Recent research in Taiwan has shown that people process language in the same way, even when their native languages are very different. Studying speakers of 4 very different languages – English, Spanish, Hebrew and Chinese – the team showed that their brains show very similar patterns of brain activity during reading and speech. This led them to conclude that the way each language is processed by the brain is more universal than previously thought.
Earlier researchers had thought that different languages might use different areas of the brain – that Chinese as a “pictorial” language would process language in the right hemisphere, as that is associated with processing of images.
It turns out that both hemispheres are used, but that the left hemisphere is the more important, and that this is the case for each of the 4 languages studied. When speakers of any of these languages are reading or speaking it is primarily the left hemisphere which is activated.
The researchers tracked activity in the research subjects’ brains using MRI (magnetic resonance imaging). Their brain patterns when speaking or reading were almost identical, and the researchers were unable to tell which language was being used from looking at the brain scans.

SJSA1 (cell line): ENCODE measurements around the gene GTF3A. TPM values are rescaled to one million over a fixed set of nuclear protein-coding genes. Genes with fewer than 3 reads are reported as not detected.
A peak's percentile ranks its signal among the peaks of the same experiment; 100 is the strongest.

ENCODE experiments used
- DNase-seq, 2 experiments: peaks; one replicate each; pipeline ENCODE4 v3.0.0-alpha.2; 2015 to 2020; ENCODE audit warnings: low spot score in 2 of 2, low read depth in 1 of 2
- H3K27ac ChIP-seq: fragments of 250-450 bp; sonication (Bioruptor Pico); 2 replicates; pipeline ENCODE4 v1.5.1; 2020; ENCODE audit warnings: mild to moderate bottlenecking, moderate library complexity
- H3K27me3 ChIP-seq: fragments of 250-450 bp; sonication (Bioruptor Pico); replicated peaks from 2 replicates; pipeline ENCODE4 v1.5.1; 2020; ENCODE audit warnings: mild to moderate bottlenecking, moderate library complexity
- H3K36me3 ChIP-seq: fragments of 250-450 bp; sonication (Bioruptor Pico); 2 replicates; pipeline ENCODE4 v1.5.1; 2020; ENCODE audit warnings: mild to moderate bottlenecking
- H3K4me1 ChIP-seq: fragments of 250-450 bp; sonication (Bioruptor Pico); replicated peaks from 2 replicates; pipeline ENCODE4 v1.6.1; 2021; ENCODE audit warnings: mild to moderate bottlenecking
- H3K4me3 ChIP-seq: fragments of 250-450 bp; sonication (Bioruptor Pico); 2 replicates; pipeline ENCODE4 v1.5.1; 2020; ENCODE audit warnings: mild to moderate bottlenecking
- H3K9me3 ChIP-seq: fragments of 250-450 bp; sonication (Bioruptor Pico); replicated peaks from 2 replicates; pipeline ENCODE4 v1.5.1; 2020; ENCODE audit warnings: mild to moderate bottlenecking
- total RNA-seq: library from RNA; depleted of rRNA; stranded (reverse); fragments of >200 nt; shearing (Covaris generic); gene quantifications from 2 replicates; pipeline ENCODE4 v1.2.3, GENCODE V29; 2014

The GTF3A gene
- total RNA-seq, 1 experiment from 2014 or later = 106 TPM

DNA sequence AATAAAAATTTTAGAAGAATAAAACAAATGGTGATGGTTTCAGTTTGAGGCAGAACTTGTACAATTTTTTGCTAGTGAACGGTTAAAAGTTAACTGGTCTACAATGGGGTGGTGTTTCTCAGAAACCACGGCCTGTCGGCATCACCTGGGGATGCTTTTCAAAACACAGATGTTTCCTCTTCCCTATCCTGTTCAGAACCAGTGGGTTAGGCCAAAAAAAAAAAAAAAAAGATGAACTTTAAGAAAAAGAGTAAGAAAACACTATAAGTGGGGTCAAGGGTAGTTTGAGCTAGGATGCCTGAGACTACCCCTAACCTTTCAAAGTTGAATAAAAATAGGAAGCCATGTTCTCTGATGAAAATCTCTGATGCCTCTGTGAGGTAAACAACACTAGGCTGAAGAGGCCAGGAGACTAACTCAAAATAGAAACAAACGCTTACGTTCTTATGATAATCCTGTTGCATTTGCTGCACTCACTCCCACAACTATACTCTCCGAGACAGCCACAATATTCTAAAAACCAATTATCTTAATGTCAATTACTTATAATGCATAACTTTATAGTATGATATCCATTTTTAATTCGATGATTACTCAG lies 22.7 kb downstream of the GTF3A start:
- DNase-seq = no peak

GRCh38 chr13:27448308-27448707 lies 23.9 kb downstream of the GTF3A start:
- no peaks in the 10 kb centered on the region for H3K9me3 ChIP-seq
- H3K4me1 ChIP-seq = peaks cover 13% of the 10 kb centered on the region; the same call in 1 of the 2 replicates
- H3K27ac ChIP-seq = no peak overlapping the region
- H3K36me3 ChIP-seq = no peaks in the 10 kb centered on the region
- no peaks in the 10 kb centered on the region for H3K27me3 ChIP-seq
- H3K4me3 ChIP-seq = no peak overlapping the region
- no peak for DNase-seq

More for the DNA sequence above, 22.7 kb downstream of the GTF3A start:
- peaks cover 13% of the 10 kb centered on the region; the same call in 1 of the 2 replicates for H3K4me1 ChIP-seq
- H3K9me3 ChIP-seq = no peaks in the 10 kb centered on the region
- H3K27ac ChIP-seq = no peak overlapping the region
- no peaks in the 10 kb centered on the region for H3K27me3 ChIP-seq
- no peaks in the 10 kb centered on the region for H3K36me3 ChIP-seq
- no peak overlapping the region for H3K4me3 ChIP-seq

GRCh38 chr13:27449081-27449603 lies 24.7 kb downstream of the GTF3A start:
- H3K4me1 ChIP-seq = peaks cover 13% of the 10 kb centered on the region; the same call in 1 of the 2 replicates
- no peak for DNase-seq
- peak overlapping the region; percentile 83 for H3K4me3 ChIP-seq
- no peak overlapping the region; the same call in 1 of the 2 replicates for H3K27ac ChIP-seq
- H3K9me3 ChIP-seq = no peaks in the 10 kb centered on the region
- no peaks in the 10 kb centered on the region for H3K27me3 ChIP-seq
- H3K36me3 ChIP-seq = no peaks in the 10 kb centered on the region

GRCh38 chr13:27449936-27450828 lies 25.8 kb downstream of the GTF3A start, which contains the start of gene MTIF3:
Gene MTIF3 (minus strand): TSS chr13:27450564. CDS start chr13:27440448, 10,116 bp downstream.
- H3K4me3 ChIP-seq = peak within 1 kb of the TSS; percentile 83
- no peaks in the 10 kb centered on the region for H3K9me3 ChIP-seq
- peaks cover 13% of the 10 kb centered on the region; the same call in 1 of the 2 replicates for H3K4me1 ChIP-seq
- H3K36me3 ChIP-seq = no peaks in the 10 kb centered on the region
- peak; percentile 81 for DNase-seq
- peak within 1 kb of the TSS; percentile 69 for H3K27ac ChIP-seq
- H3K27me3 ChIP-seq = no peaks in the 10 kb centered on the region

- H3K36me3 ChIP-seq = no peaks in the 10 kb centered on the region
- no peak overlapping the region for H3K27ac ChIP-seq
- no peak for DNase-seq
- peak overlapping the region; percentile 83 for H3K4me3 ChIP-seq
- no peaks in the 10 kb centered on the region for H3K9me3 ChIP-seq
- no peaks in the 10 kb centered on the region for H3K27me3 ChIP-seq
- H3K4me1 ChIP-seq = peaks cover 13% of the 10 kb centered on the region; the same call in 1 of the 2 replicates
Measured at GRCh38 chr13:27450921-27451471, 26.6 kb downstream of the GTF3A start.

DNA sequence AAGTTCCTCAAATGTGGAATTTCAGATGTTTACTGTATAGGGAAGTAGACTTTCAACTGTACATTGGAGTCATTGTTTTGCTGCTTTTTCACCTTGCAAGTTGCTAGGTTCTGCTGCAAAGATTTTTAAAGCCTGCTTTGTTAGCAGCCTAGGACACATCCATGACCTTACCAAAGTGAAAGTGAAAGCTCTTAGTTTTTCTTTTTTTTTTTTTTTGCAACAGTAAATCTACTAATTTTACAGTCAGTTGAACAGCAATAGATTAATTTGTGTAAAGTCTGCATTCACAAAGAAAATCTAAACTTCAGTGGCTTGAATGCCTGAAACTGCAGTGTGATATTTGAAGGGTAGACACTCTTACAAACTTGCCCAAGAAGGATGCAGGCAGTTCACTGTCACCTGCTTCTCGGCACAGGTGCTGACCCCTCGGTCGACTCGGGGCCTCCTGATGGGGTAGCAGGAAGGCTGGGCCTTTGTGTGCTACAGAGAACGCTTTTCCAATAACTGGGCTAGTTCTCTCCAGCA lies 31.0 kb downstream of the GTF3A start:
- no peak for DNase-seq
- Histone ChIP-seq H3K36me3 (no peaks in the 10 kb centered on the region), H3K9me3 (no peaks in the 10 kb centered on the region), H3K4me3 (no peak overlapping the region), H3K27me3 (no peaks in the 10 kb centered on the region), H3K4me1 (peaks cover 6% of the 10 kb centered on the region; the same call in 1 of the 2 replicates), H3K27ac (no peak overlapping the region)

Previous research has shown that the areas of the brain used in shape recognition and gesture recognition are identical for Chinese speakers and French speakers. In addition, the areas of the brain activated when processing complex number words are similar.
Commenting on the findings former Taiwan Minister of Education Ovid Tzeng said, “About 150 years ago, [French physician] Paul Broca proposed that the left hemisphere is responsible for language processing. Today, our team confirmed that reading, writing and arithmetic processing is done by the left hemisphere, which is a universal phenomenon across languages. The team’s findings are to be remembered for a long time,” he said.